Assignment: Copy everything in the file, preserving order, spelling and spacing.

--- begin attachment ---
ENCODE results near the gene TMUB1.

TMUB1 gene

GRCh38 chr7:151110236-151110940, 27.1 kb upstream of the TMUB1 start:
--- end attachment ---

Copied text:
ENCODE results near the gene TMUB1.

TMUB1 gene

GRCh38 chr7:151110236-151110940, 27.1 kb upstream of the TMUB1 start: